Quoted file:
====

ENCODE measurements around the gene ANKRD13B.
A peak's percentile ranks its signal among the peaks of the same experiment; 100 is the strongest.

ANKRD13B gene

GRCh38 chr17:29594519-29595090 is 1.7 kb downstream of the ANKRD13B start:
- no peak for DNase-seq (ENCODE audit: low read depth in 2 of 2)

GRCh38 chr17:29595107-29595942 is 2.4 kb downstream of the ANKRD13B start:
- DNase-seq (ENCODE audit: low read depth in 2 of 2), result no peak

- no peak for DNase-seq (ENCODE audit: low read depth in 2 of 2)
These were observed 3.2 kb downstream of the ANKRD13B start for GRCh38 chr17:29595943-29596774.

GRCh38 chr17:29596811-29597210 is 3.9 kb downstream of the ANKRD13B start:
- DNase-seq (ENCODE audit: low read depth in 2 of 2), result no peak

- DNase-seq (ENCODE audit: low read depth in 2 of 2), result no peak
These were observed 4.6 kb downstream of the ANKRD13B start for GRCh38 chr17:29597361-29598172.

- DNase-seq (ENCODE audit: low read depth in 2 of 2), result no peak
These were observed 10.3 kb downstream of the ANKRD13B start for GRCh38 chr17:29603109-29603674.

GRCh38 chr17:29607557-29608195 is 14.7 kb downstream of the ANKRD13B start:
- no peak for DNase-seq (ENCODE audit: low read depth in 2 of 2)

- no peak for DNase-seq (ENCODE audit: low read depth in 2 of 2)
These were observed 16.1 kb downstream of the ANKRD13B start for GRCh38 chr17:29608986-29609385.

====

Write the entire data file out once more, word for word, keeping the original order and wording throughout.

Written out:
ENCODE measurements around the gene ANKRD13B.
A peak's percentile ranks its signal among the peaks of the same experiment; 100 is the strongest.

ANKRD13B gene

GRCh38 chr17:29594519-29595090 is 1.7 kb downstream of the ANKRD13B start:
- no peak for DNase-seq (ENCODE audit: low read depth in 2 of 2)

GRCh38 chr17:29595107-29595942 is 2.4 kb downstream of the ANKRD13B start:
- DNase-seq (ENCODE audit: low read depth in 2 of 2), result no peak

- no peak for DNase-seq (ENCODE audit: low read depth in 2 of 2)
These were observed 3.2 kb downstream of the ANKRD13B start for GRCh38 chr17:29595943-29596774.

GRCh38 chr17:29596811-29597210 is 3.9 kb downstream of the ANKRD13B start:
- DNase-seq (ENCODE audit: low read depth in 2 of 2), result no peak

- DNase-seq (ENCODE audit: low read depth in 2 of 2), result no peak
These were observed 4.6 kb downstream of the ANKRD13B start for GRCh38 chr17:29597361-29598172.

- DNase-seq (ENCODE audit: low read depth in 2 of 2), result no peak
These were observed 10.3 kb downstream of the ANKRD13B start for GRCh38 chr17:29603109-29603674.

GRCh38 chr17:29607557-29608195 is 14.7 kb downstream of the ANKRD13B start:
- no peak for DNase-seq (ENCODE audit: low read depth in 2 of 2)

- no peak for DNase-seq (ENCODE audit: low read depth in 2 of 2)
These were observed 16.1 kb downstream of the ANKRD13B start for GRCh38 chr17:29608986-29609385.